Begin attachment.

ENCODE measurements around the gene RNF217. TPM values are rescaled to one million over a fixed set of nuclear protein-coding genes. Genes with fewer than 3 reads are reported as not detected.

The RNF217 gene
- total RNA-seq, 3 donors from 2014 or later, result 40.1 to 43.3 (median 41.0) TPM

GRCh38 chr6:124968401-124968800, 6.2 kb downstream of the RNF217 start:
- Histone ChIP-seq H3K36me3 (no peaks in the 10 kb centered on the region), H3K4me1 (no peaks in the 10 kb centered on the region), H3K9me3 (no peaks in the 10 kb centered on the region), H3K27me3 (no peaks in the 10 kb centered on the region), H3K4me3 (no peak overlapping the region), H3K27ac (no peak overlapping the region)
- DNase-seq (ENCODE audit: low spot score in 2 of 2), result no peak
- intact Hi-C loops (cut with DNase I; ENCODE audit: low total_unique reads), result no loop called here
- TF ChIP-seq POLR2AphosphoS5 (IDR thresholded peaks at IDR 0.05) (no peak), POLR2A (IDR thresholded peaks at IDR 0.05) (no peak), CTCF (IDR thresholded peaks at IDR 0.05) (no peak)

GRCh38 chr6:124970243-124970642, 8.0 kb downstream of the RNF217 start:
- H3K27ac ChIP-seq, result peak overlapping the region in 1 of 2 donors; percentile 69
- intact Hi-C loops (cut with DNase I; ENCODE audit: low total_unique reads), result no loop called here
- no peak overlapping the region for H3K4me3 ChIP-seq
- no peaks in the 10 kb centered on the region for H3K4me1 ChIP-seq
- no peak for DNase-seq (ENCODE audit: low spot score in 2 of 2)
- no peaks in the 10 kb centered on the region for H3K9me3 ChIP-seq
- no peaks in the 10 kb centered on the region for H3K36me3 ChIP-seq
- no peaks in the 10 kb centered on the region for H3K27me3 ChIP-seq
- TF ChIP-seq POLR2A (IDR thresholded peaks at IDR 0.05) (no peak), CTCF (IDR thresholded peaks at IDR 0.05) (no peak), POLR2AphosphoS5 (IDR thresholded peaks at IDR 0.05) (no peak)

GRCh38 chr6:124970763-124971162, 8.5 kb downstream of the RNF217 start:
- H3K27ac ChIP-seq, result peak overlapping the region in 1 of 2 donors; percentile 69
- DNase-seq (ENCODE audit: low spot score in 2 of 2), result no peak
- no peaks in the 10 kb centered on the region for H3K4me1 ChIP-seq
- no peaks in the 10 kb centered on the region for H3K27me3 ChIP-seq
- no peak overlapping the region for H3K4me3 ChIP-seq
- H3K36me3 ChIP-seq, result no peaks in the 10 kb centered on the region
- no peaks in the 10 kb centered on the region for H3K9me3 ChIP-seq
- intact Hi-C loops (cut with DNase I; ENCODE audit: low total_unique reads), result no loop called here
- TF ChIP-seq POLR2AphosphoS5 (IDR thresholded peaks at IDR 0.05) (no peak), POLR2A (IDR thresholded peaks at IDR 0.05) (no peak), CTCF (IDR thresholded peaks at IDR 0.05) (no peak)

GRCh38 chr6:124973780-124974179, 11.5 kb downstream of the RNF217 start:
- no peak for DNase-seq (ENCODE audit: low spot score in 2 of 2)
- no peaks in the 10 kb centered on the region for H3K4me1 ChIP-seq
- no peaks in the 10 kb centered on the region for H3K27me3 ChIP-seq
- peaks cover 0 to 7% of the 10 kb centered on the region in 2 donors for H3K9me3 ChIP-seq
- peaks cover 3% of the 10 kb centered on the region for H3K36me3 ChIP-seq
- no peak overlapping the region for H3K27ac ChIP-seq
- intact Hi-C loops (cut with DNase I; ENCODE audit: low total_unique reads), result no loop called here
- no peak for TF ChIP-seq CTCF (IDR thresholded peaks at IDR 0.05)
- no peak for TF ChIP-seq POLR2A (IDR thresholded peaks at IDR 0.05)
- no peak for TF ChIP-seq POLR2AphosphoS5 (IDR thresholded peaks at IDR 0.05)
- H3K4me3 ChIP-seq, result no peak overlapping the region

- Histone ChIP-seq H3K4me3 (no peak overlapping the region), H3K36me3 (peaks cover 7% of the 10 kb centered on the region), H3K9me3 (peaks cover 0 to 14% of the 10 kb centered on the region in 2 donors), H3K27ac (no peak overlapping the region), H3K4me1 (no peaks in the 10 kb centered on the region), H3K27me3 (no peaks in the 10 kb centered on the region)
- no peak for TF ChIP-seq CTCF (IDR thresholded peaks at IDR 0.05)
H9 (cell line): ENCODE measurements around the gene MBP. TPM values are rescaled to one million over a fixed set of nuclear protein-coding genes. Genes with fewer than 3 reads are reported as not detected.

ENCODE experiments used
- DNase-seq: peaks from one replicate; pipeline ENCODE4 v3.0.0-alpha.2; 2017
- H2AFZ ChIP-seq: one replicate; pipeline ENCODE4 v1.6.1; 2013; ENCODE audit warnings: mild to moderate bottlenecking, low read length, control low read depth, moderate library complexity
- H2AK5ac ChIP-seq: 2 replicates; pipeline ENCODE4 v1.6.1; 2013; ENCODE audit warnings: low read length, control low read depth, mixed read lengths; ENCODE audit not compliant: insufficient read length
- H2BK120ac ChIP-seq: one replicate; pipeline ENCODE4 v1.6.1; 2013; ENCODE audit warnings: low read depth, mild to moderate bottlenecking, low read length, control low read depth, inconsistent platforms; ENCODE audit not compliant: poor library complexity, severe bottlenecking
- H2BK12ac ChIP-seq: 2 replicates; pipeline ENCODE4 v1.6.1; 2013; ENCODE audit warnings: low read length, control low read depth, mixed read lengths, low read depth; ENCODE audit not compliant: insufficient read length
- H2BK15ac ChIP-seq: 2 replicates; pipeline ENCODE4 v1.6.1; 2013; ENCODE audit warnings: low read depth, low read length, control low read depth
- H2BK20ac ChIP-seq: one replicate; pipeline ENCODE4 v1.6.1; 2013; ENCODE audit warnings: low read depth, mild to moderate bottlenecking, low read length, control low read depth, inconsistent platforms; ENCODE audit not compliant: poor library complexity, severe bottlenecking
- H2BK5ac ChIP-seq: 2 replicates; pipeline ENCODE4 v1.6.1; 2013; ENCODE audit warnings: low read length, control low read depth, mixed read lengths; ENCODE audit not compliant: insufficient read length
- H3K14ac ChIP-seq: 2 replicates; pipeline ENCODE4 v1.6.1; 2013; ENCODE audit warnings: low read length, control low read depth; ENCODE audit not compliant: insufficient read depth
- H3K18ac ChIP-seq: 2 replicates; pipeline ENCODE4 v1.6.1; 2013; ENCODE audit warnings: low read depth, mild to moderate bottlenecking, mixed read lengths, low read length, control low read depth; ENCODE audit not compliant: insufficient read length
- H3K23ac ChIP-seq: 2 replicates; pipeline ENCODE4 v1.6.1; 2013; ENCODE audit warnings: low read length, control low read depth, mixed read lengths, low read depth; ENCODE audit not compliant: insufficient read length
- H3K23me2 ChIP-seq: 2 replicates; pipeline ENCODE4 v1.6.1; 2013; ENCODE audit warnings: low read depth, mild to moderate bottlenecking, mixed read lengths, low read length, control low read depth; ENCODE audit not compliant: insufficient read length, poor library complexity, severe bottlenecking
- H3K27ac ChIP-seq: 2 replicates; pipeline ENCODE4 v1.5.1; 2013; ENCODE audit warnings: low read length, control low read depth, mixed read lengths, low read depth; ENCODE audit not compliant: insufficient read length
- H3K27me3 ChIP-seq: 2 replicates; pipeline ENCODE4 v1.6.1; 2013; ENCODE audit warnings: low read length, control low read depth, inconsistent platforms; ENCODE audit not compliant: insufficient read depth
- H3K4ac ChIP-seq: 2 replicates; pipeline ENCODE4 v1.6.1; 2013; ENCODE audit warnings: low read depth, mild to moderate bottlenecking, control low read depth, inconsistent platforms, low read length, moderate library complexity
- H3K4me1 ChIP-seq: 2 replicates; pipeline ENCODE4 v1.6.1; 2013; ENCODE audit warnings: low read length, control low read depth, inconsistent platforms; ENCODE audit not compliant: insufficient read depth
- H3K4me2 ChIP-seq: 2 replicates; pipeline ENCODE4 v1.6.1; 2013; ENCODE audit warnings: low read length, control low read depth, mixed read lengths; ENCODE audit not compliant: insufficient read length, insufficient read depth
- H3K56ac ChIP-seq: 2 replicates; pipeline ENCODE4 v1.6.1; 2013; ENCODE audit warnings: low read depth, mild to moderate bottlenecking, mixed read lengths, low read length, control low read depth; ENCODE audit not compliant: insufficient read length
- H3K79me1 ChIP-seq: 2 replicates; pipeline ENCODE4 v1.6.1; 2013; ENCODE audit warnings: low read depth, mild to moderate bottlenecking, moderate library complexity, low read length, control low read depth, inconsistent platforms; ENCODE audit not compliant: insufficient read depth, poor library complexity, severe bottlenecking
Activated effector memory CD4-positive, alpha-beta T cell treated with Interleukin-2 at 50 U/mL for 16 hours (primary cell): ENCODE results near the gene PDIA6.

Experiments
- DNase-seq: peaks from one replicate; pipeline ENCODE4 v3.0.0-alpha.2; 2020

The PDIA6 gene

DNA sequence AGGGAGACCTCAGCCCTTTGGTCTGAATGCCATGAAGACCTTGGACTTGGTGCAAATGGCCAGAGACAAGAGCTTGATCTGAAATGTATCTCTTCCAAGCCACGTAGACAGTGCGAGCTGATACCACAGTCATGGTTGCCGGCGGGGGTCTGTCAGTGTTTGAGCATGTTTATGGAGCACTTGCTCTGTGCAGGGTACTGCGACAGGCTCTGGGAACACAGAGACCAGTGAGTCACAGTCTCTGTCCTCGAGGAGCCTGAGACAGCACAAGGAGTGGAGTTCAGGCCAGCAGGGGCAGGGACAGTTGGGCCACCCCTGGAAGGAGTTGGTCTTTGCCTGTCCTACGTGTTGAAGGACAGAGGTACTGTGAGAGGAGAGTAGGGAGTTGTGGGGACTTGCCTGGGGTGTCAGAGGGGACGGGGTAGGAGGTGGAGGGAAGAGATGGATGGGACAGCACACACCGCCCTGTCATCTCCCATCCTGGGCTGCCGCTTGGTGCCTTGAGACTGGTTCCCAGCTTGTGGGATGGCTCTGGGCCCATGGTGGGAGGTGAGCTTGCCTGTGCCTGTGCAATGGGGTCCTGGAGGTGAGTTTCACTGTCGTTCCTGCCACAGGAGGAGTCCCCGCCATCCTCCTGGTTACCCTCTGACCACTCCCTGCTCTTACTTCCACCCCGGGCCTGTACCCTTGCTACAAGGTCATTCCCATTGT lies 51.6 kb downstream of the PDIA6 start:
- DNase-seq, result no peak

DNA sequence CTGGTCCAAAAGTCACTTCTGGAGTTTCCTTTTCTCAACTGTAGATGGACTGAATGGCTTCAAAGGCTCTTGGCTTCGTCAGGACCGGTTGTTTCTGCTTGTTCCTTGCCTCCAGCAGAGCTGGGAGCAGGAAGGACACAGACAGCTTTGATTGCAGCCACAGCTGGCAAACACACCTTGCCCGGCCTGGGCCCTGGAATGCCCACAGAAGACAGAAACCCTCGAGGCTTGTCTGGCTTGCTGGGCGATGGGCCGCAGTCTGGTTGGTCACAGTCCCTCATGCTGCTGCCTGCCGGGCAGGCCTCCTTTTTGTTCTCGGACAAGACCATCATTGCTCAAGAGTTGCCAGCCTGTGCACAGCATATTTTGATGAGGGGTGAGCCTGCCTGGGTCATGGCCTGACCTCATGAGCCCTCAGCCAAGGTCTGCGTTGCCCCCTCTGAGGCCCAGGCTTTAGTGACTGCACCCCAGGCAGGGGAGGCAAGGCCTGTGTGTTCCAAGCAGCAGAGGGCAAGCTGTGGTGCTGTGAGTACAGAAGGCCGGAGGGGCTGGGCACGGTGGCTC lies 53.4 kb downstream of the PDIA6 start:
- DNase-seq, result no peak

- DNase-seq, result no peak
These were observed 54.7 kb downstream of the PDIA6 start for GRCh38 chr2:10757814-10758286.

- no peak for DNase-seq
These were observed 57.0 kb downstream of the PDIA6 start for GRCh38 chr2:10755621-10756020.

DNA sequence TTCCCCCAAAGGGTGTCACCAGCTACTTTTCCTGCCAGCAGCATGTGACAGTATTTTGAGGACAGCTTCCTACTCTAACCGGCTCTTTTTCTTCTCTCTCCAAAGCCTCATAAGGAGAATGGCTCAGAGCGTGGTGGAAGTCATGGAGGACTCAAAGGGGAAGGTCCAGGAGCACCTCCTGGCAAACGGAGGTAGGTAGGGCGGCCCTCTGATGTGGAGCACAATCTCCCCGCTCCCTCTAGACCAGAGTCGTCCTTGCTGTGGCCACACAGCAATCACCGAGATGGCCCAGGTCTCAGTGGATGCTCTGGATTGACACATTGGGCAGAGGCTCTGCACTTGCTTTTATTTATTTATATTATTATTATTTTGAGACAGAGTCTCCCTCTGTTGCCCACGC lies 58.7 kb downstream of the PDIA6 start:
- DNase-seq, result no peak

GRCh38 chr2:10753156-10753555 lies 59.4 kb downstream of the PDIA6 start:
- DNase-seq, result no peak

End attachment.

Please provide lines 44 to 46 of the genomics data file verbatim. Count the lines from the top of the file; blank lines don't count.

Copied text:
ENCODE experiments used
- DNase-seq: peaks from one replicate; pipeline ENCODE4 v3.0.0-alpha.2; 2017
- H2AFZ ChIP-seq: one replicate; pipeline ENCODE4 v1.6.1; 2013; ENCODE audit warnings: mild to moderate bottlenecking, low read length, control low read depth, moderate library complexity